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Whitesnake – Live At Donington 1990

Whitesnake – Live At Donington 1990 (2011, Frontiers Records)

Disc 1:
1. Slip Of The Tongue … 6:52
2. Slide It In … 5:03
3. Judgement Day … 5:56
4. Slow An’ Easy … 8:12
5. Kitten’s Got Claws … 4:58
6. Adagio For Strato … 3:08
7. Flying Dutchman Boogie … 4:02
8. Is This Love … 4:4
9. Cheap An’ Nasty … 4:31
10. Crying In The Rain … 13:28

Disc 2:
1. Fool For Your Loving … 6:02
2. For The Love Of God … 5:24
3. The Audience Is Listening … 3:02
4. Here I Go Again … 5:43
5. Bad Boys … 6:17
6. Ain’t No Love In The Heart Of The City … 8:26
7. Still Of The Night … 8:00

David Coverdale – Vocals
Steve Vai – Guitar
Adrian Vandenberg – Guitar
Rudy Sarzo – Bass
Tommy Aldridge – Drums

Hot on the heels of the excellent Forevermore is the release of live album that was recorded at the 1990 Monsters of Rock at Castle Donington (a show that included Aerosmith, Poison, the Quireboys and Thunder). At that time, Whitesnake was still touring in promotion of Slip of the TongueThere are no less than six tracks from that album played here and while that album is generally regarded as a misstep in the band’s catalog (though I think opinions have begun to mellow), the material seems to go over fairly well with this crowd.

I somewhat find it odd that Coverdale would choose to release this album right after a brand new studio album is released, especially considering he’s the only guy that appears on both albums. I also didn’t realize this show even existed and that there was any demand for it but apparently Whitesnake fans have been clamoring for an official release of this show for quite some time. That’s another thing I thought to be weird — a Slip of the Tongue-era live album? All of these guys are great musicians but that album was so polished I wasn’t sure how the band would come across live.

Sarzo, Vandenberg and Aldridge I have no problem with but Steve Vai? He’s never really seemed like a true ‘snake or a good fit to me and I’m not huge fan of his solo work so I thought maybe this concert would be a bit too flashy and technical, taking away the soul of the band. Happy to say that isn’t the case for the most part. Vai does get to show off with “For the Love of God” and “The Audience Is Listening” from his 1990 solo album Passion and Warfare and I have to say both songs stick out like a sore thumb in this set list despite the crowd’s appreciation for it. I much more prefer Vandenberg’s solo moments on “Adagio for Strato” and “Flying Dutchman Boogie”.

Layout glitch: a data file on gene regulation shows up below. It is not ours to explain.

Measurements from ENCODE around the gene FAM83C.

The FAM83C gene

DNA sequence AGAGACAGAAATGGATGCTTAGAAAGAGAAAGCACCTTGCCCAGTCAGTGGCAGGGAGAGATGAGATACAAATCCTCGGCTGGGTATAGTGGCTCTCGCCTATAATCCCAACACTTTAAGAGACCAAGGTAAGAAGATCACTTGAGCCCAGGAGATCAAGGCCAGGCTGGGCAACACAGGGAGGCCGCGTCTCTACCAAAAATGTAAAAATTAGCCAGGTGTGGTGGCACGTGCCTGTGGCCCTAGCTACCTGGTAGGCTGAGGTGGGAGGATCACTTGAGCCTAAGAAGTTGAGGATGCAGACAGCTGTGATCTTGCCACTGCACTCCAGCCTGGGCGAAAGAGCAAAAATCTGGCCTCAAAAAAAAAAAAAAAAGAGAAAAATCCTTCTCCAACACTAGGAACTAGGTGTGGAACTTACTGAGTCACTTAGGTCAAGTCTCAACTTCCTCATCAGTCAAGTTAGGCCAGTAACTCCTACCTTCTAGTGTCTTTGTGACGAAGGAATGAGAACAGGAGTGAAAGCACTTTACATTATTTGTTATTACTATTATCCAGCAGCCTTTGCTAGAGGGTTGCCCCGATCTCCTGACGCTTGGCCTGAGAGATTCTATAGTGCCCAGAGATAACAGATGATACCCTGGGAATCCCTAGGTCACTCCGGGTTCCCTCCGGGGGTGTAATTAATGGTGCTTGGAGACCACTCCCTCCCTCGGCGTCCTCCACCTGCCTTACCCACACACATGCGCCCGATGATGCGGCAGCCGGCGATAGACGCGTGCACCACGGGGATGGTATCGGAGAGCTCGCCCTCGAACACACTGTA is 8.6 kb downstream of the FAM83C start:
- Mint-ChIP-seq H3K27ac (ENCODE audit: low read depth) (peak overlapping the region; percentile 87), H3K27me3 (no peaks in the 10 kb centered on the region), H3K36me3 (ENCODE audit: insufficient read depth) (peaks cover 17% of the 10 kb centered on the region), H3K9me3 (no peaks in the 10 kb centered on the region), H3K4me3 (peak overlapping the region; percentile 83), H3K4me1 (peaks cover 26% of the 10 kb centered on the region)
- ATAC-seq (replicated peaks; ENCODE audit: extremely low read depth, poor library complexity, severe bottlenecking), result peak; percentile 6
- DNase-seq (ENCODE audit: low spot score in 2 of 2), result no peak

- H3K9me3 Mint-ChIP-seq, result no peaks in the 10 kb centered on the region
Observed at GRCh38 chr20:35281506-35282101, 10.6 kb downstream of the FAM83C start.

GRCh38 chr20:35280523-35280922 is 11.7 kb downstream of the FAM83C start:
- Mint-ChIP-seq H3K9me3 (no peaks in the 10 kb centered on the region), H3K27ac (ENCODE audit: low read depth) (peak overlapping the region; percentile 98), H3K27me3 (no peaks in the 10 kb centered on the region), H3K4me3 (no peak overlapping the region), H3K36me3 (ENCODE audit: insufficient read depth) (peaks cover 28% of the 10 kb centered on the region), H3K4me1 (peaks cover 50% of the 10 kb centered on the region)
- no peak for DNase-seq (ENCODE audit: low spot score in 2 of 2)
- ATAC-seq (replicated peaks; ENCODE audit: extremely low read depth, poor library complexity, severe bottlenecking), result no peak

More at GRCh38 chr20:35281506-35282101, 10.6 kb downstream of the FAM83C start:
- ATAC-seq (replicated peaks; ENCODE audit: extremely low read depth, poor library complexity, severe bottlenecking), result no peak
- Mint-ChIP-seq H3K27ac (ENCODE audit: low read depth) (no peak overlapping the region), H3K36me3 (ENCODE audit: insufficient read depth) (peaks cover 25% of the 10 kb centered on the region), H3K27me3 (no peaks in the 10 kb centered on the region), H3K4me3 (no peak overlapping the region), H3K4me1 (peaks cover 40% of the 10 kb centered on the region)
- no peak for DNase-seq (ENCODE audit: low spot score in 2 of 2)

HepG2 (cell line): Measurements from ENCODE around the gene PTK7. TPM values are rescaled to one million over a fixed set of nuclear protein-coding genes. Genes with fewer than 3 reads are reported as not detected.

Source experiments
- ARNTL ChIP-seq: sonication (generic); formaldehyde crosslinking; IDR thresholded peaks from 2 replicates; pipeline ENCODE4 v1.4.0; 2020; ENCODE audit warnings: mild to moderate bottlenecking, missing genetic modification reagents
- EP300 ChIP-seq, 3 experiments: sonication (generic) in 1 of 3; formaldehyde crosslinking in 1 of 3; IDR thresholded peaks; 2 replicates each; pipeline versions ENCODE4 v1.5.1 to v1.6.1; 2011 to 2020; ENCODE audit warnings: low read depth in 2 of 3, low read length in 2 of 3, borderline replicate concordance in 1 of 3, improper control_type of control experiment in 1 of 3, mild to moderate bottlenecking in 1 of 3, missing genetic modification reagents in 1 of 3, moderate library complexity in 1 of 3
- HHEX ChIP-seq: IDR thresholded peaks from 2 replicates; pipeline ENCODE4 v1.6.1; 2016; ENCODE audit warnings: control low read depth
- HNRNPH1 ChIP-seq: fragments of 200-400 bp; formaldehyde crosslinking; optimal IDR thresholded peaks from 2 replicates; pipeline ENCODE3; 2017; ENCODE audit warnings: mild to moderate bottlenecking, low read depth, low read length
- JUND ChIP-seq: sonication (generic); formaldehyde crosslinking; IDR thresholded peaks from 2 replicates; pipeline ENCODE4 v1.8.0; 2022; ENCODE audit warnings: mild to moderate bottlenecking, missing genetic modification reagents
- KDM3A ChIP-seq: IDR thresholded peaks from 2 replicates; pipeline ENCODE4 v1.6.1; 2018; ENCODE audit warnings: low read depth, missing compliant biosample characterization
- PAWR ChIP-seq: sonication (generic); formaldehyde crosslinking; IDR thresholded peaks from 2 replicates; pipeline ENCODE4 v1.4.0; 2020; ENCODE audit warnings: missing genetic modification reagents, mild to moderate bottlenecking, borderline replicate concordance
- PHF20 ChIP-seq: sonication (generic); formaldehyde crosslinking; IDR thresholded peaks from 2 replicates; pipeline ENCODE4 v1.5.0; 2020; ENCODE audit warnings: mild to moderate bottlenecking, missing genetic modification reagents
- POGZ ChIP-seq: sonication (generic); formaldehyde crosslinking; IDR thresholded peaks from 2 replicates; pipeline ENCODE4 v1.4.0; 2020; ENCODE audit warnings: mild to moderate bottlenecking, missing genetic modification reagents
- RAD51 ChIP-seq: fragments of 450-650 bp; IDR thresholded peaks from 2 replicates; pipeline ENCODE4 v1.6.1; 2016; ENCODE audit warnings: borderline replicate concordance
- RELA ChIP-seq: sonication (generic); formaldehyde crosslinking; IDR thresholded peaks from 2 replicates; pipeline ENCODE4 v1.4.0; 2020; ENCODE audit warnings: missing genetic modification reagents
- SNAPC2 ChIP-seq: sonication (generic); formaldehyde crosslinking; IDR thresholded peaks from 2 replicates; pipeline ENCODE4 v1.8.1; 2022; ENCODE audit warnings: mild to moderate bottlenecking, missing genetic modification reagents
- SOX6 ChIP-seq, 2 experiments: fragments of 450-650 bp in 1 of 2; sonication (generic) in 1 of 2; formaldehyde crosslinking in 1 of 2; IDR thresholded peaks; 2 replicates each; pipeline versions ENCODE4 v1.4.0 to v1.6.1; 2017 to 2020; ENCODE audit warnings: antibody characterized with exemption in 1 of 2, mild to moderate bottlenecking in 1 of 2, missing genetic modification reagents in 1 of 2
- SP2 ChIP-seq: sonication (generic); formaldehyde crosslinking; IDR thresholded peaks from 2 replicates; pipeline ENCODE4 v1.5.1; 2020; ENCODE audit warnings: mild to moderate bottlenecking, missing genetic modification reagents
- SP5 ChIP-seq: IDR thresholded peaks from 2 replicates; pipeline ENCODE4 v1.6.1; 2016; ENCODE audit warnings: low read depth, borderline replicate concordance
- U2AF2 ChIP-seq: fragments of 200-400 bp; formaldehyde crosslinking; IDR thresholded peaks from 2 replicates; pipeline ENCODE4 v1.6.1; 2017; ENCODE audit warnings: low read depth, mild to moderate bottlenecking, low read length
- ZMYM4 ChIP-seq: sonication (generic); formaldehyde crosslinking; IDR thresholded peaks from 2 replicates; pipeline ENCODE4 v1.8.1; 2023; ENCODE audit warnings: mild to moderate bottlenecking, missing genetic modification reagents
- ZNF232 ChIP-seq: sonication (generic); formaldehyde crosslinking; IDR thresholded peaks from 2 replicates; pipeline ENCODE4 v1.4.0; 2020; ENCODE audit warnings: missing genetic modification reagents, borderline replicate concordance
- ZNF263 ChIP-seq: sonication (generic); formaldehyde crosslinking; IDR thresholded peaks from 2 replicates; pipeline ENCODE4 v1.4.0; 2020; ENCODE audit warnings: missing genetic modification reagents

On the whole, this is a much more powerful sounding live performance than I was expecting. Though I never disliked the album, I’m appreciating the Slip of the Tongue songs on this disc a lot more after hearing live incarnations of them. The crowd is absolutely rabid (Whitesnake were the headliners) and they eat up an oldie like “Ain’t No Love in the Heart of the City” (which was done surprisingly well)  just as much as they do “Slip of the Tongue” or “Crying In The Rain”. And of course I have to point out yet again Coverdale’s vocals. The guy is flat out amazing. As powerful as he STILL sounds to this day, he’s even more powerful during this show. A true rock legend and one of rock’s better vocalists of all time.

Though I don’t think this album tops the classic Live… In the Heart of the City from 1980 or Live: In the Shadow of the Blues from 2006, this album stands as a great document of how good the pop-metal era of the band could be and perhaps shows that time frame deserves much more credit than it is given. If you’re a fan of the self-titled/1987 album and Slip of the Tongue, this is well worth picking up.

Highlights: “Slip Of The Tongue”, “Judgement Day”, “Slow An’ Easy”, “Cheap An’ Nasty”, “Crying In The Rain”, “Bad Boys”, “Ain’t No Love in the Heart of the City”, “Still of the Night”

Buy ‘Live at Donington 1990’ at!

WHITESNAKE – Starkers In Tokyo

Whitesnake – Starkers In Tokyo (1997, EMI Records – UK Import)

1. “Sailing Ships” … 4:37
2. “Too Many Tears” … 4:13
3. “The Deeper The Love” … 4:09
4. “Love Ain’t No Stranger” … 3:15
5. “Can’t Go On” … 3:50
6. “Give Me All Your Love” … 3:21
7. “Don’t Fade Away” … 4:26
8. “Is This Love” … 3:09
9. “Here I Go Again” … 4:46
10. “Soldier of Fortune” … 4:22

David Coverdale – Vocals
Adrian Vandenberg – Guitar

Producer: David Coverdale

Starkers In Tokyo is a really cool live acoustic album that was recorded on July 5th, 1997 in Tokyo, Japan at an EMI Japan studio. It’s a very intimate setting with a small, restrained crowd (Coverdale cracks a few jokes about the reserved crowd and reveals himself to have a weird sense of humor).